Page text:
Mexico is a huge country and the weather varies by season and region. The best time to visit is generally between December and April, when there is less rain. The coolest months are between December and February, while the wet season begins in the south in May and lasts until October.


Mexico is generally an affordable destination for travelers on all budgets. The cost of your trip to Mexico really depends on the level of comfort you want. If you are backpacking and planning on staying in dormitories, hostels and eating fast food then budget between $50 to $100 per day. If you prefer to stay in 3-4 star hotel rooms and eat in mid-range restaurants you could spend anywhere between $100 to $200 per day. If you want to enjoy luxury 4-5 star accommodation and gourmet restaurants then budget at least $200 to $500+ per day.


Depending on where you visit in Mexico, its a relatively safe place for tourists. The infamous Mexican Drug cartels currently tend to go about their business in the non-touristy areas. Thefts, bag snatching and scams are prevalent in all popular tourist cities so be mindful of this. Based on my own travel experiences in Mexico, I wouldn’t leave home without travel insurance. You can always miss flights, lose your luggage or break a leg, especially if you’re as accident prone as I am. Check out the travel insurance plan that World Nomads can offer you a few weeks before your trip to Mexico.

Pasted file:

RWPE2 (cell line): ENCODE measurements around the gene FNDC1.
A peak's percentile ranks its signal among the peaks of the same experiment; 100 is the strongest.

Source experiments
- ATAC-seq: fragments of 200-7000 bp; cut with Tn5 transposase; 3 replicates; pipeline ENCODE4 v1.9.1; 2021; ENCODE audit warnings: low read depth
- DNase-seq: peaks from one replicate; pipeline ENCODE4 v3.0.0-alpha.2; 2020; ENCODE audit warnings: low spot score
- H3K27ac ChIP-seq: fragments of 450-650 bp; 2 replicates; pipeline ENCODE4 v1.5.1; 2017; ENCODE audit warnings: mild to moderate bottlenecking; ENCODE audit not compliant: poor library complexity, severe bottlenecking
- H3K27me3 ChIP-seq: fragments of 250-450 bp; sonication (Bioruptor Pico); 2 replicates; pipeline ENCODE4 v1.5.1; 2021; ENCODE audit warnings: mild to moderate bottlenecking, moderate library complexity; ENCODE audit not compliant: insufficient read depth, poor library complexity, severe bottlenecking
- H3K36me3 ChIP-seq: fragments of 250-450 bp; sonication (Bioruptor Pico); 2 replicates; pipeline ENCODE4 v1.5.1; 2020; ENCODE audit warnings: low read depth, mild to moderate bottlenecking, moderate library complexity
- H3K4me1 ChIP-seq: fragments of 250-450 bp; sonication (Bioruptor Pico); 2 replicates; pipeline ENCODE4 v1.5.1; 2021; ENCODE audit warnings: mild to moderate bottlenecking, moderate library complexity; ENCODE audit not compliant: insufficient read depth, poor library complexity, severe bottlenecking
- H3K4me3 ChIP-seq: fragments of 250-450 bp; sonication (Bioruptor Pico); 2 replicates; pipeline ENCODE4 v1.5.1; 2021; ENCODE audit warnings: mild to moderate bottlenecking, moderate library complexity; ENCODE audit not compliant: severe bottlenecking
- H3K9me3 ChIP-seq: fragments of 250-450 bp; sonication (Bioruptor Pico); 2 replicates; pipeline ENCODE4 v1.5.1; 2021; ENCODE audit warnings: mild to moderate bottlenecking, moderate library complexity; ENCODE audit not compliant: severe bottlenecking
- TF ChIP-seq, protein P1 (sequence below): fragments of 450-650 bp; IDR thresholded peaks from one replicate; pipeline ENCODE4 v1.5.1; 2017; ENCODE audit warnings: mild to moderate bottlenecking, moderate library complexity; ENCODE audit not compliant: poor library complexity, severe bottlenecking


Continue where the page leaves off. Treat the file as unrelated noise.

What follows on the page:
Packing for a trip to Mexico, like most other places in North America, is a breeze. You really don’t need as much travel gear as you may think for a trip to Mexico.

All Seasons Mexico Packing List For Women Travelers That said, the gear you do bring on your trip should be the very best option available for you and that doesn’t always mean the most expensive. Jetset Bunnies around the globe are always discovering the latest and the greatest in travel gear for women and this is where we share our awesome finds with you.

Shop our top picks of travel accessories, travel bags, travel clothes, travel cosmetics, travel shoes and even travel tech. Or just hop straight on over to Bunny Bling (YOU JETSETTER!).

If you’re visiting Mexico during the warmer months it will be much easier to travel light. Pack mainly lightweight and breathable clothing but still be prepared for cold mornings and evenings depending on the month you visit. Other essential items to pack for a trip to Mexico include, most importantly, a good quality travel backpack. Choose the brand carefully and make sure you find the right size backpack for your torso. Believe me, doing this will make all the difference and prevent major backache.

HOP TO: Mexico Packing List For Women Travelers

Read our related blog post with advice on how to choose the best backpacks for women travelers. Smaller items to pack include a padlock, sleep sheet and a money belt to keep important documents close to you.


mexico travel tips